Innovative thinking from the school’s Information Technology (IT) staff, along with a recent push from a philanthropic parent, continue to move BFS forward in bold, new directions.
Over the past several years, technological experimentation and innovation have become the norm in many schools across the country. The changes are evident at BFS, too, where tech continues to be a daily part of school life for students, faculty, staff, and families. Most notably, Brooklyn Friends has a 1:1 computing program in which all middle and upper school students receive a school-issued Chromebook. Lower school students are part of the tech revolution too, with more than 160 iPads on six carts making their way around every kindergarten through 4th grade class.
The iPads and Chromebooks are only one piece of the ubiquitous technology throughout the school. “Our biggest initiative was getting everything cloud-based,” said BFS’ Director of Technology Greg George, a faculty member since 1989. “We’ve achieved it. This means students and faculty can access their work anywhere, anytime, including offsite.” Under Greg’s direction the school also has in place a disaster recovery plan for minimizing disruptions to the networks, quickly restoring the normalcy of operations, and ensuring continuity in learning and all-school operations.
With a cloud-based system and Google unlimited storage capacity, BFS has become paperless – a happy circumstance for our green initiatives that has also resulted in substantial savings in postage costs. “Every academic program and every department in the school is cloud-based,” said Greg, “starting with enrollment and ending with graduation.” The application process, enrollment contracts, report cards, transcripts, afterschool/summer program registration, and other IT functions are administered through the Senior Systems/My BackPack system. Another cloud-based product, Magnus Health, contains all students’ medical data so that teachers can retrieve data easily from anywhere at school and offsite, such as athletic events and field trips. Tuition and homework assignments are managed through the cloud-based TADS and Haiku systems, respectively.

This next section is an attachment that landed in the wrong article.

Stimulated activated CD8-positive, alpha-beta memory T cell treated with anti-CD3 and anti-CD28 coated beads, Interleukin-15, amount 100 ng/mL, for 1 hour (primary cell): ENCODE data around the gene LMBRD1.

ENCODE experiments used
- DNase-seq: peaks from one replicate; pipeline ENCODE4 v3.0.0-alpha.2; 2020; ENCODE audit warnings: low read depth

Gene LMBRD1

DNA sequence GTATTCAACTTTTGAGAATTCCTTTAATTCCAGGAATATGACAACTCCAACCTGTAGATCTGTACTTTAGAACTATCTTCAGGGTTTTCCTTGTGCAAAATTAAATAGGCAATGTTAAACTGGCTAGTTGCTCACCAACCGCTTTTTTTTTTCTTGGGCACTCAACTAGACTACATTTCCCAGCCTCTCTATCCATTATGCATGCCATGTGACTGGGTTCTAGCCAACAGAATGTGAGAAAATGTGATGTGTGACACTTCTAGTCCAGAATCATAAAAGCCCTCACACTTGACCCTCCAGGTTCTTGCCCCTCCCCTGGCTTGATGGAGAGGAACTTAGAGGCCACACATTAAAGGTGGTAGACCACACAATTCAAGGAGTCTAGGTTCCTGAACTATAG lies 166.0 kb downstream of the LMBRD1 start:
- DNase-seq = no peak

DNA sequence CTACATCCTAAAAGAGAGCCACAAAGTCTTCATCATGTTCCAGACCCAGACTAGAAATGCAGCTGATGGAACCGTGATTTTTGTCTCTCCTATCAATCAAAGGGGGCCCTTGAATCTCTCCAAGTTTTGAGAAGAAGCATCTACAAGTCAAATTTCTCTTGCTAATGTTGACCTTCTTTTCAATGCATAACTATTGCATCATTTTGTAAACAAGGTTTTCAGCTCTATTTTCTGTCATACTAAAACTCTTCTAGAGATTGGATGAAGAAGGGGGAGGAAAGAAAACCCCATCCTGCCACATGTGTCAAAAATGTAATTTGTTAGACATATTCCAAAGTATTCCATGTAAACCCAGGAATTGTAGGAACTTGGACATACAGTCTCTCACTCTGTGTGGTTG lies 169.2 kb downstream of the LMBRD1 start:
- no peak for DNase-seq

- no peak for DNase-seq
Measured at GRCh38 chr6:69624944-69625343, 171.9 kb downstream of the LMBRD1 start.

As though hearing the school’s technological call to action, Lower School parent Nichol Alexander made a generous $25,000 gift to BFS through his family foundation this academic year to support curricular innovation through technology. With the iPad roll-out in the lower school and the middle and upper school students’ fierce attachments to their Chromebooks, it couldn’t have come at a more fortuitous time.
With input from Greg and his staff, which includes Academic Technology Chair Liz Harnage and the technology Integrators, one of the first things the school did was to purchase two cutting edge MakerBot 3-D printers. Liz was a key decision maker in the discussions on how best to use Nichol’s gift to the school. “Nichol expressed a keen interest in developing the exposure our students get to innovative, hands-on technologies and the programming that governs them,” she said. “We decided to focus on various STEM or STEAM (Science, Technology, Engineering, Arts and Math) pursuits.”
Liz stressed that aside from the two 3-D printers and related hardware accessories and design software, the funds were used to purchase LEGO Education WeDo software, as well as robotics kits, circuit kits and electronics kits. “Nichol’s gift helped expedite our students’ access to some of these advanced technologies for which we are truly grateful,” she said. “The future of technology at BFS is very bright.”